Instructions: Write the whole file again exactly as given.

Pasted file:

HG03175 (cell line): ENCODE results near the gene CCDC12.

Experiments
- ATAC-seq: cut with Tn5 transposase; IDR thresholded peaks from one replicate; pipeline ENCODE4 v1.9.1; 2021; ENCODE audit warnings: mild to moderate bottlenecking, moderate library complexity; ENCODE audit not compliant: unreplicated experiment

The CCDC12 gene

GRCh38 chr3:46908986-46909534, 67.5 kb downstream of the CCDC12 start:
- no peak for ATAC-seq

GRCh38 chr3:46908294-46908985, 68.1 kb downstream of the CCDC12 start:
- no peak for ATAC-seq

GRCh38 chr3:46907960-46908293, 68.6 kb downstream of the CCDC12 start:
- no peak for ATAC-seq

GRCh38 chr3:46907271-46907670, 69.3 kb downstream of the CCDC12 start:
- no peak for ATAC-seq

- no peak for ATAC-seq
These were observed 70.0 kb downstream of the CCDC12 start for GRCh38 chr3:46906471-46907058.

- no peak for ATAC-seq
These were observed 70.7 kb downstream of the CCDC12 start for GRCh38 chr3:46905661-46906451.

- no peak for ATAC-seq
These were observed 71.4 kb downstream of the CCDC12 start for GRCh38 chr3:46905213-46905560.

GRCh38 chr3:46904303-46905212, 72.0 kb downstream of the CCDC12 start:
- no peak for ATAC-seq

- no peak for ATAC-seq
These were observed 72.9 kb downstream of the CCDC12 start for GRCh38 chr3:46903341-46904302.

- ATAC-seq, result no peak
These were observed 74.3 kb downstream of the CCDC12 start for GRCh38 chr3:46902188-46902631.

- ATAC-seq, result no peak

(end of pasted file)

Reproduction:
HG03175 (cell line): ENCODE results near the gene CCDC12.

Experiments
- ATAC-seq: cut with Tn5 transposase; IDR thresholded peaks from one replicate; pipeline ENCODE4 v1.9.1; 2021; ENCODE audit warnings: mild to moderate bottlenecking, moderate library complexity; ENCODE audit not compliant: unreplicated experiment

The CCDC12 gene

GRCh38 chr3:46908986-46909534, 67.5 kb downstream of the CCDC12 start:
- no peak for ATAC-seq

GRCh38 chr3:46908294-46908985, 68.1 kb downstream of the CCDC12 start:
- no peak for ATAC-seq

GRCh38 chr3:46907960-46908293, 68.6 kb downstream of the CCDC12 start:
- no peak for ATAC-seq

GRCh38 chr3:46907271-46907670, 69.3 kb downstream of the CCDC12 start:
- no peak for ATAC-seq

- no peak for ATAC-seq
These were observed 70.0 kb downstream of the CCDC12 start for GRCh38 chr3:46906471-46907058.

- no peak for ATAC-seq
These were observed 70.7 kb downstream of the CCDC12 start for GRCh38 chr3:46905661-46906451.

- no peak for ATAC-seq
These were observed 71.4 kb downstream of the CCDC12 start for GRCh38 chr3:46905213-46905560.

GRCh38 chr3:46904303-46905212, 72.0 kb downstream of the CCDC12 start:
- no peak for ATAC-seq

- no peak for ATAC-seq
These were observed 72.9 kb downstream of the CCDC12 start for GRCh38 chr3:46903341-46904302.

- ATAC-seq, result no peak
These were observed 74.3 kb downstream of the CCDC12 start for GRCh38 chr3:46902188-46902631.

- ATAC-seq, result no peak